This sensual dish of rare tuna mixed with avocado and a scented dressing topped with nori chips is a highlight of State Bird’s menu. The chips are better than any potato chips you will ever have. Black garlic is fermented garlic that can be found in Asian grocery stores, particularly Korean ones. (Roasted garlic is the best substitute.) The tuna is cooked slowly in oil as if making a confit.

Prep time: 1 hour

Ready in: 3 hours, including cooling time

Serves: 4




500 grams (1 pound) albacore tuna loin

2 teaspoons kosher salt

2 teaspoons sweet Spanish paprika

Enough olive oil to cover tuna while poaching (about 2 cups)


Black garlic aioli:

1 egg yolk

1/2 cup grape-seed or olive oil

1 clove black or roasted garlic

1 teaspoon togarashi or chili flakes

1 small clove garlic, grated on a microplane

2 tablespoons tamari or light soy sauce

1/2 teaspoon grated lime zest

Juice of 1 lime


Nori chips:

1/4 cup cornstarch

1/4 cup water

1 nori sheet, cut into triangles

Olive oil left over from poaching tuna

Salt to taste


Avocado salad:

1 tablespoon lime juice

1 tablespoon white or light soy sauce

1 teaspoon fish sauce

1 avocado, peeled and cut in chunks



To prepare the tuna:

Salt it on both sides, then rub with paprika. Heat oil in a small skillet on low heat. The oil is ready when a cube of bread tossed in bubbles very gently. Immerse tuna and cook 4 to 5 minutes or until tuna is cooked on the outside but still rare in the centre. Remove to a strainer, then to a plate. Let cool completely.

For the aioli:

Whisk egg yolk and slowly add oil to emulsify. Add remaining ingredients and stir until blended. Add salt and pepper to taste.

For the nori chips:

Heat oil in a pot or high-sided skillet big enough to hold the tuna in one layer to 350 F (180 C) or until a cube of bread turns golden in 15 seconds. Meanwhile, dissolve cornstarch in water. Dip a nori triangle into mixture. Immediately fry in oil until crisp (about 30 seconds). Drain on metal rack and season with salt immediately. Cool.

For the salad:

Whisk together lime juice, soy and fish sauce. Toss with avocado chunks in a bowl.


Cut tuna into chunks, then toss with avocado and drizzle with aioli. Transfer to four plates, top each serving with chips and garnish with a pinch of sweet paprika.

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Everywhere in Paris, soup garnishes are arranged on the soup plate and the liquid is poured over at the table. It’s an easy, elegant way to serve this soup, inspired by the hearty food at Semilla, another modern bistro.

Prep time: 10 minutes

Ready in: 45 minutes

Serves: 4



2 tablespoons butter

1 cup chopped onion

1 teaspoon chopped garlic

500 grams (1 pound) Jerusalem artichokes, peeled and cut into 1-inch chunks (about 3 cups)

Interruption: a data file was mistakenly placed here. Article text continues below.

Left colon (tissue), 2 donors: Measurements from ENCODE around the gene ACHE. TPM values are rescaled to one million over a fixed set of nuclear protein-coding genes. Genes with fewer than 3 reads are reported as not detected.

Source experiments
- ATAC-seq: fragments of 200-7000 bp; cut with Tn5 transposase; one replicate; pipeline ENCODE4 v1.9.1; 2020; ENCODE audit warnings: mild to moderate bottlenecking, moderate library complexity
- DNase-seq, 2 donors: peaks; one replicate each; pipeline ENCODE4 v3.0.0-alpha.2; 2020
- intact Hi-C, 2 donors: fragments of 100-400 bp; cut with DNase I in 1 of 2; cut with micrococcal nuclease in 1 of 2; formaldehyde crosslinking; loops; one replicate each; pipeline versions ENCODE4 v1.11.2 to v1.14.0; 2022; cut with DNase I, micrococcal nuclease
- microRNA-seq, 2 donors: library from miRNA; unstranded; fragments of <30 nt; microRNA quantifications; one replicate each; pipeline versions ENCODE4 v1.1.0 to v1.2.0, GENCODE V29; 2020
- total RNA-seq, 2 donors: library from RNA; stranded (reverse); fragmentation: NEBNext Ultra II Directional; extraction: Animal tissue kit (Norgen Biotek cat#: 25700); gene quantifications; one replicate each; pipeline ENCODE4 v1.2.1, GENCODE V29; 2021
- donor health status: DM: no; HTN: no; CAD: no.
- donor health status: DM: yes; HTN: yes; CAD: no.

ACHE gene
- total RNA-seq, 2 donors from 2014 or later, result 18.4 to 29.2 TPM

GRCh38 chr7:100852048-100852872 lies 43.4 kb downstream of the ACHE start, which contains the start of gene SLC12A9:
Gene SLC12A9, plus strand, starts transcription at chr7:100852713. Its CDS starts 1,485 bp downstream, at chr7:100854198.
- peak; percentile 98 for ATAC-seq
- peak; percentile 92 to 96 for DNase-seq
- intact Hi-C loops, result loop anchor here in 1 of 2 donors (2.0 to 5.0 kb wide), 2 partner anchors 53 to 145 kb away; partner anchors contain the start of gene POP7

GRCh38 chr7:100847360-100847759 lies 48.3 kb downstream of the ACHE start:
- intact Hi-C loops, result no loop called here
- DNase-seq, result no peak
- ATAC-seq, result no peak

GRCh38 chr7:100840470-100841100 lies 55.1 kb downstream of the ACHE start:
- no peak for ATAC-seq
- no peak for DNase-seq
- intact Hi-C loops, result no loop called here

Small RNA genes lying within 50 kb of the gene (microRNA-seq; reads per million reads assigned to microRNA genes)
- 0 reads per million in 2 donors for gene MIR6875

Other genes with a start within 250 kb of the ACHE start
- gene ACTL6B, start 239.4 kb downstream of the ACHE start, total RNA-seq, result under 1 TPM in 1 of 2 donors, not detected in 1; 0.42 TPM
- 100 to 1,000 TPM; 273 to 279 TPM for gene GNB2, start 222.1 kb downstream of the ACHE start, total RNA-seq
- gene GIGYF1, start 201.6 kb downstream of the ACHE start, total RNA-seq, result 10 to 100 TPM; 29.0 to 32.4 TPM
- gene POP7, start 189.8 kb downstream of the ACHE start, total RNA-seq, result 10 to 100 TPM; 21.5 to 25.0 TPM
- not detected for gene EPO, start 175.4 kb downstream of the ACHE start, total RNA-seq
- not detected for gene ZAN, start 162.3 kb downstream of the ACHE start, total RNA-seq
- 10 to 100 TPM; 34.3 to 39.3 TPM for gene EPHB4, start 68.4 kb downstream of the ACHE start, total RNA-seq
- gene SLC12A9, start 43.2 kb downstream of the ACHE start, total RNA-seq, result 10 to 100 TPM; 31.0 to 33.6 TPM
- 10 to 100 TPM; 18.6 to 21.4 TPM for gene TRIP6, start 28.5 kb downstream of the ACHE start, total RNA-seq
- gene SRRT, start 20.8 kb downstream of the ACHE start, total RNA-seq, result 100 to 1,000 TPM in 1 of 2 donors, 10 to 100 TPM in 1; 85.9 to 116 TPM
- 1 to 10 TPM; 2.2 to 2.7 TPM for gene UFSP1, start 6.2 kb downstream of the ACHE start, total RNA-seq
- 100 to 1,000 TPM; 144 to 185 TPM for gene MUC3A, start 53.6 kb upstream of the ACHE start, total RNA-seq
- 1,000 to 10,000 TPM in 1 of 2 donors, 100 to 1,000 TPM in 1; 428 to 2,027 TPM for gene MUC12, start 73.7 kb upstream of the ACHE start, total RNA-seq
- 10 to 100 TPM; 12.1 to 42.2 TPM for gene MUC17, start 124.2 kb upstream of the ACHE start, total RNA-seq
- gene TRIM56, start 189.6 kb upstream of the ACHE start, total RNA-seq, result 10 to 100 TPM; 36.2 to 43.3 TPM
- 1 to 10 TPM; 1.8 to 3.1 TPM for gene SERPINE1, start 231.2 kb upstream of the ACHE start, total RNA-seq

2 1/2 cups chicken stock

1/3 cup whipping cream

Salt and freshly ground pepper (preferably white pepper)

1 tablespoon olive oil

4 jumbo scallops



Heat butter in a pot over medium heat. Add onion and garlic and sauté for 2 minutes or until softened. Add Jerusalem artichokes and sauté for 1 minute. Pour in stock and bring to a boil. Turn heat to low, cover and simmer for 15 to 20 minutes or until artichokes are very tender.

Purée soup using a hand-held blender or food processor until smooth. Return soup to pot, add cream and season with salt and pepper.

Heat olive oil in a nonstick skillet over high heat. Add scallops and sear 3 minutes or until deep brown. Turn over and then slide skillet off the heat, leaving scallops in the pan. Season with salt and pepper. Scallops need another 2 minutes to finish cooking but will also hold for another 5 minutes, if soup is not yet ready. Pour soup over plated scallops.



A white Burgundy would make a fine Paris match. Slightly creamy and often with an earthy mineral tang, France’s finest chardonnays possess the texture and flavours to dance a pas de deux here. A simple and affordable Macon would be nice, though a higher-end Puligny-Montrachet or Meursault would give these dishes the regal touch. Non-French alternatives: Oregon or British Columbia pinot gris. If you prefer red, try an earthy red Burgundy (a.k.a. pinot noir), with its resonant root-vegetable beet note. - Beppi Crosariol

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Whether you’re dealing with post-holiday guests or post-holiday blues, a steaming bowl of spicy soup satisfies a need for comfort.

An Asian brand of comfort food, curry laksa has its roots in Malaysia, where the cuisine features a fascinating mixture of flavours, from Thai to Indian. The recipe below is a simple version of that soup/stew. I used frozen, partly shelled green mussels from New Zealand, as they look attractive in the soup, although regular mussels are good, too. You can also add vegetables such as snow peas or baby bok choy leaves. And if available, spices such as galangal and flavourings like shrimp paste lend even more authenticity.

Prep time: 15 minutes 

Ready in: 30 minutes

Serves: 4



4 bird’s-eye red chilies

250 grams (7 ounces) thin rice noodles

2 stalks lemongrass

2-inch section of ginger, peeled and chopped

4 shallots, peeled and quartered

1 tablespoon sugar

1 teaspoon ground coriander

2 tablespoons vegetable oil

2 tablespoons Indian curry paste, as hot as you like it

1 can (14 ounces) coconut milk

5 cups chicken or fish stock

2 tablespoons fish sauce

1 tablespoon grated lime zest

1 tablespoon lime juice

12 peeled shrimp

20 mussels, preferably New Zealand green

Salt and freshly ground pepper to taste

2 tablespoons chopped coriander

1/4 cup thinly sliced green onion

Several handfuls bean sprouts



Split chilies in half lengthwise, leaving stems intact. Soak in cold water. Set aside for garnish.

Soak rice noodles in hot water for 20 minutes or until softened. Cut off the bottom section of lemongrass, discarding the top. Remove tough outer leaves and coarsely chop. Put into food processor with ginger, shallots, sugar and coriander. Process until nearly smooth.